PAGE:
Classical Music Reviews
Every week, our professional critics attend concerts throughout the Bay Area to let you know what went well...and occasionally what didn't. Let their insights enrich your musical experiences, and feel free to share your own views!
With its concerts last weekend, the American Bach Soloists completed the fourth year of its Bach cycle, an elaborate multiseason project featuring a wide variety of the composer's most important works. The program on Saturday night at First Congregational Church in Berkeley was an exciting grab bag of instrumental music, featuring sinfonias from the cantatas BWV 174 and 42, the first Brandenburg Concerto (BWV 1046), the Concerto for Harpsichord and Two Recorders (BWV 1057), and the first Orchestral Suite (BWV 1066).
In a combination of community service and organizational preservation, on Sunday evening the San Francisco Academy Orchestra presented a concert in Calvary Presbyterian Church, to thunderous applause. Conductor Florin Parvulescu took on major repertoire with an orchestra made up of college students and recent graduates, infused with a few members of the San Francisco Symphony. The result was simply amazing.
Although Steven Isserlis had decided on his program long before hearing the sad news of Mstislav Rostropovich's death on April 27, his recital at Herbst Theatre on Thursday, which consisted entirely of Russian music for cello and piano, turned out to be a poignant and fitting homage to the great cellist and humanitarian. Isserlis had last been in town four years ago for performances with the San Francisco Symphony of Benjamin Britten's Cello Symphony, one of the many important 20th-century works written for and dedicated to Rostropovich.
There can be no denying that music plays a powerful role in inspiring political activism. But the marriage between social consciousness and music is more commonly associated these days with the protest songs of high-profile pop and folk artists like Joan Baez and the Dixie Chicks than the symphonies and improvisations of their counterparts from the classical and jazz worlds.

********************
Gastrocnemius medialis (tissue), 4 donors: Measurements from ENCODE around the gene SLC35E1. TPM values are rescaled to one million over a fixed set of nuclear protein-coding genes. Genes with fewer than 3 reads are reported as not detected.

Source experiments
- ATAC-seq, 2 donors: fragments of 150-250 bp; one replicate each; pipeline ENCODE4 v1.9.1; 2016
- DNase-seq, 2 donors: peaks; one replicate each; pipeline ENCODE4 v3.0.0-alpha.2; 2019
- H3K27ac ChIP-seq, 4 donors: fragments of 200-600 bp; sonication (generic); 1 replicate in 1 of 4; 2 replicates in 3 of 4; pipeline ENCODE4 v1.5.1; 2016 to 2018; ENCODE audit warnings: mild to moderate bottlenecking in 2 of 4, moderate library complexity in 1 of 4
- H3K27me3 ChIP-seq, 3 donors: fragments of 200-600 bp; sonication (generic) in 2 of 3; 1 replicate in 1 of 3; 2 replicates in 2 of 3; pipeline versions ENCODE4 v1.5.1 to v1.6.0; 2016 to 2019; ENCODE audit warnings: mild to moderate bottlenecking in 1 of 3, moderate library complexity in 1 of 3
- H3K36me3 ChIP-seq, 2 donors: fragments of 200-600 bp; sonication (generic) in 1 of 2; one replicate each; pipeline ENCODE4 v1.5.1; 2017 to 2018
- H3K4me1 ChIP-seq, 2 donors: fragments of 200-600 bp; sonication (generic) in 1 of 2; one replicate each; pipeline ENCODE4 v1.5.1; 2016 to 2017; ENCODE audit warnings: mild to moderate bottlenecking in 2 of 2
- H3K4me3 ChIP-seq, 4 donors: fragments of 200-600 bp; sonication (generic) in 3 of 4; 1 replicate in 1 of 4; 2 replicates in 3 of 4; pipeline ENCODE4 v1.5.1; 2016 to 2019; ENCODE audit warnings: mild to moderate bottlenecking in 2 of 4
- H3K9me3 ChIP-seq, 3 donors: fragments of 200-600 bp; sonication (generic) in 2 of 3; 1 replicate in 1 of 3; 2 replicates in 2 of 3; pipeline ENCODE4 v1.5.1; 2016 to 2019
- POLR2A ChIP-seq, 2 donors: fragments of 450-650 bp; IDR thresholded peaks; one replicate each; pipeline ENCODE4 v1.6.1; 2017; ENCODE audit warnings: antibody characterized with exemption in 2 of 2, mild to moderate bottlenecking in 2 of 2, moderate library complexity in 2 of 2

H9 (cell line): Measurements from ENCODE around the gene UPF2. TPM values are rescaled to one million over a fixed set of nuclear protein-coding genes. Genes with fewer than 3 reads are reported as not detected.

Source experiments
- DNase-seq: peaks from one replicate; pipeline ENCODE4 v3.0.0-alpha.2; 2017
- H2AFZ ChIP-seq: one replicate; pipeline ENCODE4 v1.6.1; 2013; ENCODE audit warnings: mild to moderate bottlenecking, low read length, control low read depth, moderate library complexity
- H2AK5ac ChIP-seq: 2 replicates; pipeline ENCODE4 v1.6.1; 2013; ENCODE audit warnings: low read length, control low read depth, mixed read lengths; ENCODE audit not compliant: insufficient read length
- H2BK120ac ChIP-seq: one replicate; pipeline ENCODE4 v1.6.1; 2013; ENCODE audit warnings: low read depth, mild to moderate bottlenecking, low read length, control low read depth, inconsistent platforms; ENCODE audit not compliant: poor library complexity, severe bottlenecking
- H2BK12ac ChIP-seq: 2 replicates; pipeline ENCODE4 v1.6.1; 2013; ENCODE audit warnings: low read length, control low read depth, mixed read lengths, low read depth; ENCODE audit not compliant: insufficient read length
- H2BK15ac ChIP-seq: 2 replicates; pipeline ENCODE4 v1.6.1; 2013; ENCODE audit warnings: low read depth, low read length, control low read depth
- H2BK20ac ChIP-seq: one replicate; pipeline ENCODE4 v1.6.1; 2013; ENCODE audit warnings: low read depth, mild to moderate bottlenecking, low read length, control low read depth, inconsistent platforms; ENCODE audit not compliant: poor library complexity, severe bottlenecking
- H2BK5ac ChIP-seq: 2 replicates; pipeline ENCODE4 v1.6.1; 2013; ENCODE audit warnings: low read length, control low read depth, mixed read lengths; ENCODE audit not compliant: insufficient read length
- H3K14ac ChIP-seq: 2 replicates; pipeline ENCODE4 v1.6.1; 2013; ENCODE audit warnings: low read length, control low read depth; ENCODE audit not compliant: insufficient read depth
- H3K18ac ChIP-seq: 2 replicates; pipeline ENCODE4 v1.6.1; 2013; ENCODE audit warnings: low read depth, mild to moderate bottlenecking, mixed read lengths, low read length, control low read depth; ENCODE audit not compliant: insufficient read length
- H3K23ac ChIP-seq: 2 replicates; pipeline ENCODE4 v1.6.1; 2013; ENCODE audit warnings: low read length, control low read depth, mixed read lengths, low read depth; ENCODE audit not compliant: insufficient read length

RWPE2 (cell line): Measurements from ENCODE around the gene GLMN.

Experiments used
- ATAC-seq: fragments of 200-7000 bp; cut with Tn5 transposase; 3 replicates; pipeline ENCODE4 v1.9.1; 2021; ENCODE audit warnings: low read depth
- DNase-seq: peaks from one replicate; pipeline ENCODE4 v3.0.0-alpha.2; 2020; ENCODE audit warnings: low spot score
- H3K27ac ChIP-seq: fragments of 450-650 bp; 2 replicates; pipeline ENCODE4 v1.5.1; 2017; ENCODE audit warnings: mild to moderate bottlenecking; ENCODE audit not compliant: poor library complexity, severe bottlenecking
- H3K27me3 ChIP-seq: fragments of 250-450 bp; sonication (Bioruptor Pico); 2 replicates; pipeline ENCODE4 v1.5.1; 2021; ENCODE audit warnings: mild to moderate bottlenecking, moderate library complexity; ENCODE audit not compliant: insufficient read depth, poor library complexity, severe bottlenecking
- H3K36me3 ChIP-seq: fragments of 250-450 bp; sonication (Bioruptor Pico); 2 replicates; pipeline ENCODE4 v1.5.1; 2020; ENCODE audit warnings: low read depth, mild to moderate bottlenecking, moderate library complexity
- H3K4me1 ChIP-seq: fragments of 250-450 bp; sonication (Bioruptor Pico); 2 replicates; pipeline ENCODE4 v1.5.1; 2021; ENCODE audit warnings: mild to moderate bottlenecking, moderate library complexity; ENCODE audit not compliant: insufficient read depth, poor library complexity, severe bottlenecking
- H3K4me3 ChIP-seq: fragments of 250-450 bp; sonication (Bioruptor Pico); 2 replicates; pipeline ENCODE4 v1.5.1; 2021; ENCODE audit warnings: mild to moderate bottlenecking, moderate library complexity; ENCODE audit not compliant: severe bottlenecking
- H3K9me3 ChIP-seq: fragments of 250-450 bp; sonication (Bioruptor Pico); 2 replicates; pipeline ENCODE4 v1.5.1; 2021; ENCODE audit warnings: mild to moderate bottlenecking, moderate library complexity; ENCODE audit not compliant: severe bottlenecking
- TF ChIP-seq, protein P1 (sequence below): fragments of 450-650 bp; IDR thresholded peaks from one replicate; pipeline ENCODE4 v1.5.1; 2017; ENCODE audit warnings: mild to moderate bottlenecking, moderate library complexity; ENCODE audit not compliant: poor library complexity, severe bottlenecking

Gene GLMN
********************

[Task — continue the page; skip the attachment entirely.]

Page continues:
In his annual pilgrimage to the First Congregational Church in Berkeley last weekend, gambist extraordinaire Jordi Savall showed Berkeley a different side from his appearances of late. Friday night's Cal Performances program, titled "Marin Maris and Antoine Forqueray: L'Ange et le Diable," highlighted works by the two most famous viol players of the French Baroque. Minus the big band, and accompanied only by harpsichordist Pierre Hantaï and lutenist/guitarist Xavier Diaz-Latorre, the audience had the opportunity to experience the more intimate aspects of Savall's art.
Tchaikovsky's The Queen of Spades (Pikovaya Dama) delivers a decidedly mixed bag: a lush, gushingly romantic score, rich with gorgeous, often-sprawling arias and ensembles, married to a tryingly melodramatic and barely credible tale of love and obsession.
It is not every day that "Sylvan and Oceanic Delights" inhabit the halls of Berkeley's Northbrae Community Church, but a happy audience tasted those delights there Friday night. Northbrae's Haver Hall was outfitted to represent the Royal Hall of Naples on Carnival Sunday, 1620.
Bizet’s Carmen is an opera seething with emotion, drama, and theatricality, but it was only in the last two acts that these potent elements were fully realized at UC Davis’ production on Sunday at the Mondavi Center, which featured principals from the San Francisco Opera Adler Fellows. The first half of the work seemed more like a tenuous dress rehearsal.
Berkeley Opera boasts that its new Romeo and Juliet, which opened on Saturday night at the Julia Morgan Theatre, is by William Shakespeare and Charles Gounod. And while that’s not entirely true, Artistic Director Jonathan Khuner and his fellow Bardolaters, Lyricist Amanda Moody and Stage Director John McMullen, have succeeded in shoving the work of the 16th-century English poet-dramatist and the 19th-century French musician onto the stage at the same time.
Christopher Maltman is a spellbinder — a British baritone with a voice at times honeyed, assertive, suave, dramatic, ethereal, and gutsy. Along with pianist Julius Drake, an appealingly muscular presence with superb fingers and a musical imagination equal to that of the singer, Maltman charmed continually. The duo wooed and won their audience in a well-chosen, artfully arranged San Francisco Performances program at Herbst Theatre on Sunday evening.